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Tuttles Revenge - To answer your questions, It is hard to know if it is exactly when it occurs, but it is either right away or within a few seconds after I start the sprinkler station. I suppose I could replace the shutoff ball valve if you think that it could be a loose washer in that valve, but the hammering is really violent and doesn't seem like a loose washer.

Valveman you could very well be right. There is a lot of steep elevation change in my yard, so I wouldn't be at all surprised that water is draining out, leaving a lot of empty lines. So my next question is this: Do I need to put check valves on every sprinkler? Or could I put one on the main branch for each station near the valve box? Or just one check valve on the PVC inlet to the valve box? It might still hammer, but it would be hammering on the PVC outside the house rather than the copper inside the house - correct? Just trying to avoid digging up every single sprinkler head in my complicated yard...

Whatever it takes to keep the lines from draining out. May only need check valves on the lowest heads. I don't think a pressure tank will work as a surge or expansion tank, as the pressure will be zero until the lines get re-filled. When the pressure falls below the pre-charge amount of air in the tank the diaphragm will bounce on the bottom of the tank and may make the hammer worse.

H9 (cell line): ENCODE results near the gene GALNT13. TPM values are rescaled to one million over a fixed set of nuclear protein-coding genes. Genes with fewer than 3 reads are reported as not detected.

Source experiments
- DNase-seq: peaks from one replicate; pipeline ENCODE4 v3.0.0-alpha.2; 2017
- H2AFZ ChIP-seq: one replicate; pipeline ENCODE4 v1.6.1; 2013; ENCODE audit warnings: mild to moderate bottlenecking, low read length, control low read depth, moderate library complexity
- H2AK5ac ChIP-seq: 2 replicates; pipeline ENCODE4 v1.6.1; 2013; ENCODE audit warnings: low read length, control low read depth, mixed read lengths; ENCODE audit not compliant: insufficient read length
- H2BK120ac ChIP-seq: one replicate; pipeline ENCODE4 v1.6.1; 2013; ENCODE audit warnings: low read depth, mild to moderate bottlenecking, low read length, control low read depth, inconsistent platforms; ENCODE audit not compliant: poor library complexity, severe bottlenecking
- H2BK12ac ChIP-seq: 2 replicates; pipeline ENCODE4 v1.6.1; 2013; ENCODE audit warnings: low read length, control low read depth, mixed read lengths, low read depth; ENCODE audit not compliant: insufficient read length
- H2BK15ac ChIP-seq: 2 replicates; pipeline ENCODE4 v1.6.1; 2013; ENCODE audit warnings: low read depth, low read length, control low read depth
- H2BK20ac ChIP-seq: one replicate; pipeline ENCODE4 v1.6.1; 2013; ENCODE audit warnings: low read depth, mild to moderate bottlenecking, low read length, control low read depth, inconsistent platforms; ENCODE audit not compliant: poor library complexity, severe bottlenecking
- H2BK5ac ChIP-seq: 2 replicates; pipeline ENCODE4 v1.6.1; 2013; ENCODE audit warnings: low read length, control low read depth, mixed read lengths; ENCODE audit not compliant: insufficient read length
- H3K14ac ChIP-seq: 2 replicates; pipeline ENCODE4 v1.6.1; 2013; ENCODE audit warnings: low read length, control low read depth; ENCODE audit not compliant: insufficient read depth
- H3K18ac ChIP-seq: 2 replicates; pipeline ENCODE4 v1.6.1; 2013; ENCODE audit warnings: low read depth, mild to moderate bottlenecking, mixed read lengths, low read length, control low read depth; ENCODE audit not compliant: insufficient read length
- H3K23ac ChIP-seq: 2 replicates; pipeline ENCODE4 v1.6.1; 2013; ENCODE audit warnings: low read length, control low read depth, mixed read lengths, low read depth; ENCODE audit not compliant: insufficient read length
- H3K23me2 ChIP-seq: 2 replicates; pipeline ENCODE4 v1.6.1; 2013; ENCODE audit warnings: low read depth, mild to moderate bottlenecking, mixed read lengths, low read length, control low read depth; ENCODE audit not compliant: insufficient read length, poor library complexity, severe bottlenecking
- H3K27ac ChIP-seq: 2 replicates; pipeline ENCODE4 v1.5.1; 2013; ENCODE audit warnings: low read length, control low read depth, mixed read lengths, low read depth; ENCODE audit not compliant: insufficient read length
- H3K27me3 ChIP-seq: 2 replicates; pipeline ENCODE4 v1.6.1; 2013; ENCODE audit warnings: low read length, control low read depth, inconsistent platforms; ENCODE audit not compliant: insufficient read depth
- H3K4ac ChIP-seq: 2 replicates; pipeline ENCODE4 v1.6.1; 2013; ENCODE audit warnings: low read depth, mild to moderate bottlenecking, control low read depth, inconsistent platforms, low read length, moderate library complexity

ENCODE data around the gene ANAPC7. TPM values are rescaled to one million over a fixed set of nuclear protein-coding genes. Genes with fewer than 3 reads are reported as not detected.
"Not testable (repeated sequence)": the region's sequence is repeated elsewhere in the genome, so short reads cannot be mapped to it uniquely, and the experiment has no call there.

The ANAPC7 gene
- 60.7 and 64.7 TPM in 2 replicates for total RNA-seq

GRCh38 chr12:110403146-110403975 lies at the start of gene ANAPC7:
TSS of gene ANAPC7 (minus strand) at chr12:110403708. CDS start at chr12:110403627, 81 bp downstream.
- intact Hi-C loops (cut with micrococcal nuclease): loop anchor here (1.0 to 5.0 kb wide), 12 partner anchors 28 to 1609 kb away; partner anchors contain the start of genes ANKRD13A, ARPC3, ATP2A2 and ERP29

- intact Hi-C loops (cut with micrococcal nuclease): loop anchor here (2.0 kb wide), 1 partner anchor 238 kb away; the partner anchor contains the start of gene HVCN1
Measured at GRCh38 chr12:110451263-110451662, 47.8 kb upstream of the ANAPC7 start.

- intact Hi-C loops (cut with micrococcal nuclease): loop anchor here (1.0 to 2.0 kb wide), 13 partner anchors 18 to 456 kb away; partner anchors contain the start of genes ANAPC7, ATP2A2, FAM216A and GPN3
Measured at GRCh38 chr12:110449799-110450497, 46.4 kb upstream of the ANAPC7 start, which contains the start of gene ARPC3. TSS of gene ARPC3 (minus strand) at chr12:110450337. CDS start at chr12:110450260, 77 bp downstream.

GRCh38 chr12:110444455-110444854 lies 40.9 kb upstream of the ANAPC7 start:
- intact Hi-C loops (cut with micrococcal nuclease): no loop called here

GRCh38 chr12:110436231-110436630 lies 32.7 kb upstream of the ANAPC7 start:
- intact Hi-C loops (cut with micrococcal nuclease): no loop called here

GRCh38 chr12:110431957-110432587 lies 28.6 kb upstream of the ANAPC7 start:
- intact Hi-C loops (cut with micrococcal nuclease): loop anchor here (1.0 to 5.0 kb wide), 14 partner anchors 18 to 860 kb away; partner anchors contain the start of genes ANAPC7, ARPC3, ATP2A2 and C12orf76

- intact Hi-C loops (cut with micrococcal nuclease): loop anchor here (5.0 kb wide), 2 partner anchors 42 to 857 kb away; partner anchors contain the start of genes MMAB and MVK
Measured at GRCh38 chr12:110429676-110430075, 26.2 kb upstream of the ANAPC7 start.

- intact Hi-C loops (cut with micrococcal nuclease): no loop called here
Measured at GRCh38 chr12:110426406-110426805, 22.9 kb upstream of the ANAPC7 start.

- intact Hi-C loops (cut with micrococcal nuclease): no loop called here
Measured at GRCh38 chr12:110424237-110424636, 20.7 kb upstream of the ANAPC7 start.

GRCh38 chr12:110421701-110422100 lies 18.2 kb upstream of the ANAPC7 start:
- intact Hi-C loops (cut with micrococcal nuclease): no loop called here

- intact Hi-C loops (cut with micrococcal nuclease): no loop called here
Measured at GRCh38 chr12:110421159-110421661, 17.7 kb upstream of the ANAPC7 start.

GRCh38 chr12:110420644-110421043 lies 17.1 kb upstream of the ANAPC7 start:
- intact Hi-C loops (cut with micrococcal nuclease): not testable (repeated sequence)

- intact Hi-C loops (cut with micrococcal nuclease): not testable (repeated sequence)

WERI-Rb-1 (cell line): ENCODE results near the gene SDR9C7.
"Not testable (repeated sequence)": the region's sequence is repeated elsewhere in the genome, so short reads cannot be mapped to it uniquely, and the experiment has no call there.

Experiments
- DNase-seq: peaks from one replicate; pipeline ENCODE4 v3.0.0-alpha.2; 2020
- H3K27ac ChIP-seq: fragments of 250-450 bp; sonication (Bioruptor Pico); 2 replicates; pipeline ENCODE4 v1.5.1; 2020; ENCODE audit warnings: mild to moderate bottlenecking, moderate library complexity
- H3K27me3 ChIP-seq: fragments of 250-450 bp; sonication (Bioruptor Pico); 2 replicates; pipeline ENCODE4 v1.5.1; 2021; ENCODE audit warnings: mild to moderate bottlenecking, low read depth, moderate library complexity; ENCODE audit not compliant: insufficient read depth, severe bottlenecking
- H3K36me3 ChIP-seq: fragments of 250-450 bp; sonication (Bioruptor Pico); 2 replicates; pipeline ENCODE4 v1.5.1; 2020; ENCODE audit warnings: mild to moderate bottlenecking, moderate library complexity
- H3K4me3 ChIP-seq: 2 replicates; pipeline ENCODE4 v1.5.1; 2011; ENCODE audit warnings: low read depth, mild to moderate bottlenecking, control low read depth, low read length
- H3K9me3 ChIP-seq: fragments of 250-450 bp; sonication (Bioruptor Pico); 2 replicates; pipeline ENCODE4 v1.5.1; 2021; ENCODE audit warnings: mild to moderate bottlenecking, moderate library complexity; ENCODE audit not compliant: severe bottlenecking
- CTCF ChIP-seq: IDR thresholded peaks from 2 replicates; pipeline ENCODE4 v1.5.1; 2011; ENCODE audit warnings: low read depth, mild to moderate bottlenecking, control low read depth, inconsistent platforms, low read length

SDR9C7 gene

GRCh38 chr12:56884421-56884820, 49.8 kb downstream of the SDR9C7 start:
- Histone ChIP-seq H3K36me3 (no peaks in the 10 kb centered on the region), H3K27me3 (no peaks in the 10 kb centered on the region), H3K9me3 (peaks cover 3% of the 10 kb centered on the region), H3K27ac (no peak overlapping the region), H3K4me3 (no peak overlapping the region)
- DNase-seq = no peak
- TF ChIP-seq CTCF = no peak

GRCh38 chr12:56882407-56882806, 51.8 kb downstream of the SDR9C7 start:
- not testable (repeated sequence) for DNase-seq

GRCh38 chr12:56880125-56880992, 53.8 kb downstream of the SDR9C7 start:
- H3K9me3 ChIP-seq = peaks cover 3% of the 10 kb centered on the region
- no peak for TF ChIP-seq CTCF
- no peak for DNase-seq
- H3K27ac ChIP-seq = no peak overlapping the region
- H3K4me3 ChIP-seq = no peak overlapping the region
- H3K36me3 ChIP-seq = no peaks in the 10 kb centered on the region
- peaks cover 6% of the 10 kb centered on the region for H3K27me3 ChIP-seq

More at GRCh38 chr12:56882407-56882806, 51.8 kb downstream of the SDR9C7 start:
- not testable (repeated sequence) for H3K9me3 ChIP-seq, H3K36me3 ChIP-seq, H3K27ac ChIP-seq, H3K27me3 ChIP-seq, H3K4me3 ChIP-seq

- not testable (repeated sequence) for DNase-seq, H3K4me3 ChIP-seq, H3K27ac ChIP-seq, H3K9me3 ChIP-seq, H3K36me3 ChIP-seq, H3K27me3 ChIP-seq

Tuttles Revenge

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Tuttles Revenge - To answer your questions, It is hard to know if it is exactly when it occurs, but it is either right away or within a few seconds after I start the sprinkler station. I suppose I could replace the shutoff ball valve if you think that it could be a loose washer in that valve, but the hammering is really violent and doesn't seem like a loose washer.

Valveman you could very well be right. There is a lot of steep elevation change in my yard, so I wouldn't be at all surprised that water is draining out, leaving a lot of empty lines. So my next question is this: Do I need to put check valves on every sprinkler? Or could I put one on the main branch for each station near the valve box? Or just one check valve on the PVC inlet to the valve box? It might still hammer, but it would be hammering on the PVC outside the house rather than the copper inside the house - correct? Just trying to avoid digging up every single sprinkler head in my complicated yard...

Proper diagnostics requires finding out what the problem is before coming up with a solution. I would suggest running a series of tests to determine exactly when the problem occurs and under what set of circumstances. You could replace a myriad of things and one of them could be the problem... or you could replace a bunch of stuff and miss the one item causing the problem.